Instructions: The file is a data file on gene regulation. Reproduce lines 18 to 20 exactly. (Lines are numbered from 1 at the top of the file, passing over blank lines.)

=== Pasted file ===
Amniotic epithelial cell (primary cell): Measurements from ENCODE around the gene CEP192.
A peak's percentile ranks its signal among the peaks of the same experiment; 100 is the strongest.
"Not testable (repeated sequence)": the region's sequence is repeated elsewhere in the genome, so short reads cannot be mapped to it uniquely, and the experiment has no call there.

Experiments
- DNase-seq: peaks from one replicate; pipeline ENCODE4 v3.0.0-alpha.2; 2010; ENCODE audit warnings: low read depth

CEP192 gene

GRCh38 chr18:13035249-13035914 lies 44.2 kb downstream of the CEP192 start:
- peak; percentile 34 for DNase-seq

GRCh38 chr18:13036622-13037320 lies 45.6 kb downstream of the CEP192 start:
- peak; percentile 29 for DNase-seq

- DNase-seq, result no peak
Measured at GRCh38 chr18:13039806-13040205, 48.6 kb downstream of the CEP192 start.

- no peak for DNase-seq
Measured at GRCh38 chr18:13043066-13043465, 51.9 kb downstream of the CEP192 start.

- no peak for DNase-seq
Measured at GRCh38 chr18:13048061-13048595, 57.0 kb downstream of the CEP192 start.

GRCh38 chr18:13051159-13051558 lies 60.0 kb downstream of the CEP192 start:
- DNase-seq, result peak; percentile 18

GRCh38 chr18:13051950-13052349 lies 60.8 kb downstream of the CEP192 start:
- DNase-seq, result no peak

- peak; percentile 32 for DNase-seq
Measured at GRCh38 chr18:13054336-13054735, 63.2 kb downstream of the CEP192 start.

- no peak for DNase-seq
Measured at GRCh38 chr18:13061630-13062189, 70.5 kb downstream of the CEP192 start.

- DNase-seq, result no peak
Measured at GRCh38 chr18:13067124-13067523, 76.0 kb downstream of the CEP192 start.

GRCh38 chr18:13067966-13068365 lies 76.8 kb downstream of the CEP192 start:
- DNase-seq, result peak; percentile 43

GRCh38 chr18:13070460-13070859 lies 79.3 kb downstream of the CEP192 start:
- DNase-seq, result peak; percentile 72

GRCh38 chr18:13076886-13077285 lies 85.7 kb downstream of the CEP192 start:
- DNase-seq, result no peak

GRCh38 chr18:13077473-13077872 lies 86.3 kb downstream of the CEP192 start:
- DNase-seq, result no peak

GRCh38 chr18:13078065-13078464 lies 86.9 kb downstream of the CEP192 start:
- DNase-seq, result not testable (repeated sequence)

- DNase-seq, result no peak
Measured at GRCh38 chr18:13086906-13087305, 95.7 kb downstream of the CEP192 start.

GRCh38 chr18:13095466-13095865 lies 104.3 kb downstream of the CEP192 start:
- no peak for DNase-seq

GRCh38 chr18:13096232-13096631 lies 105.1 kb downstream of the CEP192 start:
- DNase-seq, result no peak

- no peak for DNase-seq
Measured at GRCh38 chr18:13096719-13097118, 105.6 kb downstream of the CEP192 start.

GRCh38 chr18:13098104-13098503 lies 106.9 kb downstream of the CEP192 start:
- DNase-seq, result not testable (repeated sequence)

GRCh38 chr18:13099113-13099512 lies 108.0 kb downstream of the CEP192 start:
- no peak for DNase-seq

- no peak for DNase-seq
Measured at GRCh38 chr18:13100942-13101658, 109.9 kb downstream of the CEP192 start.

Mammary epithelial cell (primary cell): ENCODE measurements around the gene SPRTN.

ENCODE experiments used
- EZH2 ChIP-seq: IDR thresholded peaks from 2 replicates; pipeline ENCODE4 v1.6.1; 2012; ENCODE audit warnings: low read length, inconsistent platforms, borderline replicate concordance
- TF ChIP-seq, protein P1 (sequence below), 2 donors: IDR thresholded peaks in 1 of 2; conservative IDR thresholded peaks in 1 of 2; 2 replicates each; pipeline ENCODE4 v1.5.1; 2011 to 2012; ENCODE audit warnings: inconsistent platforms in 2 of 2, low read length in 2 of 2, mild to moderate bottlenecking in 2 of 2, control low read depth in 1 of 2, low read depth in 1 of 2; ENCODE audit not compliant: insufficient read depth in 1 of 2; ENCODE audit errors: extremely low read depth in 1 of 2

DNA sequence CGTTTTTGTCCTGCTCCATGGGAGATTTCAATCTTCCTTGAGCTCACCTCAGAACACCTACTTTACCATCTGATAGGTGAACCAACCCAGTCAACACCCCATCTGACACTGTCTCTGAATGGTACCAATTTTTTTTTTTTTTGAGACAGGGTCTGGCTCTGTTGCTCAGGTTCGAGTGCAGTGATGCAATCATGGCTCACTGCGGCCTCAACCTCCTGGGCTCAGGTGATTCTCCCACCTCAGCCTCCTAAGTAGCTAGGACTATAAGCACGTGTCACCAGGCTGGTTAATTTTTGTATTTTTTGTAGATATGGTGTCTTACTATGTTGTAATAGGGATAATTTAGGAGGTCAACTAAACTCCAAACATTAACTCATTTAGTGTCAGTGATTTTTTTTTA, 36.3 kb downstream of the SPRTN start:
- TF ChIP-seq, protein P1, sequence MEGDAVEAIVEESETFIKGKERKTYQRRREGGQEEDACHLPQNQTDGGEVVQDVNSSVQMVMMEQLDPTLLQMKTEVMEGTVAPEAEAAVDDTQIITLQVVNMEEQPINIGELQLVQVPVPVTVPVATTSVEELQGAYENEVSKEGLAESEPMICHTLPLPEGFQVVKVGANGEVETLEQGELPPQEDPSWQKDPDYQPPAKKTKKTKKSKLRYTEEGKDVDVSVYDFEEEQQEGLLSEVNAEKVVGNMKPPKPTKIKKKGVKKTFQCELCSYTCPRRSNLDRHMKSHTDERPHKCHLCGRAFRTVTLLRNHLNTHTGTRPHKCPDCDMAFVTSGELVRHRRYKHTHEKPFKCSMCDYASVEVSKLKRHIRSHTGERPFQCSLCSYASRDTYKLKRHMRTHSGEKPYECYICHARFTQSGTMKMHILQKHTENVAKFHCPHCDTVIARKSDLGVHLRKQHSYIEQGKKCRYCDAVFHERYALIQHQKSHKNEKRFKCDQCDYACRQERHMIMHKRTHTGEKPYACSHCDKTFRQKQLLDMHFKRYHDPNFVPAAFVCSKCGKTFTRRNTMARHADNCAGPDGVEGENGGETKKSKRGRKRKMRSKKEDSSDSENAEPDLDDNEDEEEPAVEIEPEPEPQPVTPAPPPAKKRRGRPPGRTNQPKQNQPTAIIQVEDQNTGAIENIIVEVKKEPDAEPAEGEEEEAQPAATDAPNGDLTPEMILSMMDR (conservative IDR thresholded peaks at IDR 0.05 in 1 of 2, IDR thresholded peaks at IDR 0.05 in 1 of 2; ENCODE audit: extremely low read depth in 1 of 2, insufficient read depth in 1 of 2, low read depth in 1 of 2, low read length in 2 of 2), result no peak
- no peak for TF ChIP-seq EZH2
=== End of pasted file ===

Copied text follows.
- DNase-seq, result peak; percentile 18

GRCh38 chr18:13051950-13052349 lies 60.8 kb downstream of the CEP192 start:
- DNase-seq, result no peak